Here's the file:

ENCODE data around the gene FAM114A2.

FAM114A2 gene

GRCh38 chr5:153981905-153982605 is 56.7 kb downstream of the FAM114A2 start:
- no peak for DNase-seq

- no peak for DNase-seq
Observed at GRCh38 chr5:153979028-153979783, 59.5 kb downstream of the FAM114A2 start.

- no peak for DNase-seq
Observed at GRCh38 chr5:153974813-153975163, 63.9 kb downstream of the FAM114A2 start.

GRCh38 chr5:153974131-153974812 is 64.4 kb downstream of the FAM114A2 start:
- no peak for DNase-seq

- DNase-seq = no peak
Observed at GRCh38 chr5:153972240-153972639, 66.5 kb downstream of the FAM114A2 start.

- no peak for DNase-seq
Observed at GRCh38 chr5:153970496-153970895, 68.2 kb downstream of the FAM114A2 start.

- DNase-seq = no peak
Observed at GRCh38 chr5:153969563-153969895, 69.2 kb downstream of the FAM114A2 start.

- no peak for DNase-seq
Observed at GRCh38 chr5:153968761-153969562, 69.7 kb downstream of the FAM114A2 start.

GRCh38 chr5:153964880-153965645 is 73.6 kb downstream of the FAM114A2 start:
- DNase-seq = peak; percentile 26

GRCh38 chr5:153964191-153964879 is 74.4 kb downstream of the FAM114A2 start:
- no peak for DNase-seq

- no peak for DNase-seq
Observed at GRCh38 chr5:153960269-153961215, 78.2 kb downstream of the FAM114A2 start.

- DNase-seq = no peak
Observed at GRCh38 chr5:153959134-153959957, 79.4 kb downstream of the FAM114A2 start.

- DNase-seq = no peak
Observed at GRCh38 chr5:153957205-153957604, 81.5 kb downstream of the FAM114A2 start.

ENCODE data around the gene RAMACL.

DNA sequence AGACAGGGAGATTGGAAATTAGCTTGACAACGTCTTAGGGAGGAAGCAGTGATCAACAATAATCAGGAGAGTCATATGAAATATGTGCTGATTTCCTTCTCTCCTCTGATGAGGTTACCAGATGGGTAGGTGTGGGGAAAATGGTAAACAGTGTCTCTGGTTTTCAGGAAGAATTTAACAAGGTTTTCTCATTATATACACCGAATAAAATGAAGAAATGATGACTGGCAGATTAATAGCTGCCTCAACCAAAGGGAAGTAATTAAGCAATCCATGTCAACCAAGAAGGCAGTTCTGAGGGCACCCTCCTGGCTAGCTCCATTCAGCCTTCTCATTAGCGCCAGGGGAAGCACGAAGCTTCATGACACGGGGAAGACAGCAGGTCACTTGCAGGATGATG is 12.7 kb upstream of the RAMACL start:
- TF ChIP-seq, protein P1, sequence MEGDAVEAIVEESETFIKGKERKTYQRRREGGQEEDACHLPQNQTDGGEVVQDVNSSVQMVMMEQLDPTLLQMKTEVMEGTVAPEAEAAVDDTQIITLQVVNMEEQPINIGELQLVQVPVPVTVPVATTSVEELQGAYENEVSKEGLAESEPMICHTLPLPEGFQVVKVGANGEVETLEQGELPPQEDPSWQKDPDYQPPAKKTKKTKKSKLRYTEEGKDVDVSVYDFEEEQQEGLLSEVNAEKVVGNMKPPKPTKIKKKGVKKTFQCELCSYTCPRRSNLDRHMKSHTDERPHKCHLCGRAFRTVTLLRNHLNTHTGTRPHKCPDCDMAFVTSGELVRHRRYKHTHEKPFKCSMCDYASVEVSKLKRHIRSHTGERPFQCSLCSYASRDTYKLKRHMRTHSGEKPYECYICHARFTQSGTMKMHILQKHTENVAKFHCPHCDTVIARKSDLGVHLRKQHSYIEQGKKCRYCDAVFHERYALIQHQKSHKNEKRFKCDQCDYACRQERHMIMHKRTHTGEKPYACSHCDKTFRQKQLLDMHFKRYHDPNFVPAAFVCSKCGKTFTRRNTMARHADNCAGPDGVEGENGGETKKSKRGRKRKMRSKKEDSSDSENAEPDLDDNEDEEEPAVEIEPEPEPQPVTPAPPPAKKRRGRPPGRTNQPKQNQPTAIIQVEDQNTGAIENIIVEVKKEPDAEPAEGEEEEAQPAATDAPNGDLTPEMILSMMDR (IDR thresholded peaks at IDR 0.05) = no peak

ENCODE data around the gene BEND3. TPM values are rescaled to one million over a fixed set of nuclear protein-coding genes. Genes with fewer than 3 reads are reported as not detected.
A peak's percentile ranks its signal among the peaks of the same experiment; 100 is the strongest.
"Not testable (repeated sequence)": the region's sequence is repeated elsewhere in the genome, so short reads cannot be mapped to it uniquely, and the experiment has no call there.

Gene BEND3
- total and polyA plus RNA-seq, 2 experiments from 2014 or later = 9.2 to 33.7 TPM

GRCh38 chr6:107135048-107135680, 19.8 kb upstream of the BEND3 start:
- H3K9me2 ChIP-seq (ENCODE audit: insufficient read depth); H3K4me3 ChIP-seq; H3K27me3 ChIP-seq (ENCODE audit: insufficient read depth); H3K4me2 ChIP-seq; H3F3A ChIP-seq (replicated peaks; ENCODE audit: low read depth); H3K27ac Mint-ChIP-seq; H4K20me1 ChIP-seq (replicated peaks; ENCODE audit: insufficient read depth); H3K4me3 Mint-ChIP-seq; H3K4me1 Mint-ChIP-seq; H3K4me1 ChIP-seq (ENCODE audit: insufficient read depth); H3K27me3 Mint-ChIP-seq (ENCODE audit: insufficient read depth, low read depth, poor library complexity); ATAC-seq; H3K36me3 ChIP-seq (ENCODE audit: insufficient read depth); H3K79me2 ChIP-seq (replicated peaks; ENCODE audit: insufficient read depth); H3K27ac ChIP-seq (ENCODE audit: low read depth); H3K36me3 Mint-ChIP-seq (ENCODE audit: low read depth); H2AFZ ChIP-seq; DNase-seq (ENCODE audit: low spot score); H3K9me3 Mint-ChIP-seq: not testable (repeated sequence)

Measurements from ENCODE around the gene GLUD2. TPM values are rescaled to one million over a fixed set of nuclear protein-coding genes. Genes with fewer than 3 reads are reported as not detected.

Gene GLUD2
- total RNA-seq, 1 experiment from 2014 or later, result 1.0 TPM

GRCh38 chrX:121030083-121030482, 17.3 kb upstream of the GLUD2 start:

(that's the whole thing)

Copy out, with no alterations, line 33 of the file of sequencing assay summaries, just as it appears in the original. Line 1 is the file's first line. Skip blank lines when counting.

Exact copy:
A peak's percentile ranks its signal among the peaks of the same experiment; 100 is the strongest.